17. CV says:
    Tuesday, November 17, 2015 at 10:27am

    This is a well written article. Thank you Susan. My issue I think is motivating my pup to want to stay focused on me. When we didn’t have another dog, she was friendly and social with other neighborhood dogs. Once we added a second dog that’s when she seemed to be come protective/possessive. If I walk them separately, she is great. If I walk the two dogs together, they feed off each other and go nuts.
    How do I work with this?


  18. Carol Sumbry says:
    Tuesday, November 17, 2015 at 10:26am

    Great blog. I work at a shelter and see the prong often too. When I get a dog reactivity or aggression client I can almost guarantee they have been on a prong. Ok like your phase about “where knowledge ends”. So true – we need to keep educating one at a time. Thank you for the great message.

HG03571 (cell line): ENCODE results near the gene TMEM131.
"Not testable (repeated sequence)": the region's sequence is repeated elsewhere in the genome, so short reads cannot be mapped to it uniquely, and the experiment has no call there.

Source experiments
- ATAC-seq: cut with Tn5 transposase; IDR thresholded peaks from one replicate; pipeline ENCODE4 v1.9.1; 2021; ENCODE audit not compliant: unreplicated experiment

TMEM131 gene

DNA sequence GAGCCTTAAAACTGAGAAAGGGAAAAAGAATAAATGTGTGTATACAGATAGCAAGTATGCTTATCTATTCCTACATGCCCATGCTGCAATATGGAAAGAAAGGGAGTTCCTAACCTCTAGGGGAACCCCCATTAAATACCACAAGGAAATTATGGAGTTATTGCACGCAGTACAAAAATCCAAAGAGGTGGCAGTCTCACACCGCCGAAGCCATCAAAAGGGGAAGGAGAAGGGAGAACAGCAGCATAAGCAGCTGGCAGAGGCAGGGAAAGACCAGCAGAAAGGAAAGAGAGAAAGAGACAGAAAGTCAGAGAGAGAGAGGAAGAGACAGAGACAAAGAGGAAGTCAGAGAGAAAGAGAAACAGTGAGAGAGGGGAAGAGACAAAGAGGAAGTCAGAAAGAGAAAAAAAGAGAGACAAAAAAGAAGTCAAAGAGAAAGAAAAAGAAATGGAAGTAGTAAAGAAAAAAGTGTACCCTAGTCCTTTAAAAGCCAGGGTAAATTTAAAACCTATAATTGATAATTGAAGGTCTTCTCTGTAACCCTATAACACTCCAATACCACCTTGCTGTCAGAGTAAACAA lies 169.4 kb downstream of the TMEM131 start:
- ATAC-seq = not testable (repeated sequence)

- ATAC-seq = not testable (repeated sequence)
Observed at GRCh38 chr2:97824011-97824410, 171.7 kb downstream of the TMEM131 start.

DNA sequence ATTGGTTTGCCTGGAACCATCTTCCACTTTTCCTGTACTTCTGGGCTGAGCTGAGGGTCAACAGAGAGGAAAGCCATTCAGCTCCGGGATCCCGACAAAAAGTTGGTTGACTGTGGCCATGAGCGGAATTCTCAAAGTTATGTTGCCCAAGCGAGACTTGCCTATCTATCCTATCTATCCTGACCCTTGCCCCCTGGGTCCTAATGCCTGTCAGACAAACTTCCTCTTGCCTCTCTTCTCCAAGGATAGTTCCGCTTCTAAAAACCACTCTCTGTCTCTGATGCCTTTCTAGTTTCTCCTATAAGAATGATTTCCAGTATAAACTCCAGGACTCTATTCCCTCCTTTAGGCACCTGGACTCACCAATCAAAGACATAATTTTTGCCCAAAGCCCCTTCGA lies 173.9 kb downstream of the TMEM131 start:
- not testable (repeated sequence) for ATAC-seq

19. Sue Muntz says:
    Tuesday, November 17, 2015 at 10:24am

    Great article! Both of my Dobes tend to be reactive/protective of me when I walk the neighborhood. I use Easy Walk harnesses on them both. I try to get focus and treat when they pay the least bit of attention to me. I hadn’t tried just tossing a bunch of treats on the ground. The interesting thing is that I can take both dogs to events (dog events, outdoor dining, etc.) and dog shows where both rarely fuss at other dogs. I do manage them and the situation as best I can since people will let their dogs get in my dogs faces. The 2.5 year old particularly doesn’t care for intact males, mostly larger breed dogs. I’ve worked with her a lot in class to tone down any reactions. Its taken a while, but we’re getting through classes lately without any fussing at other dogs.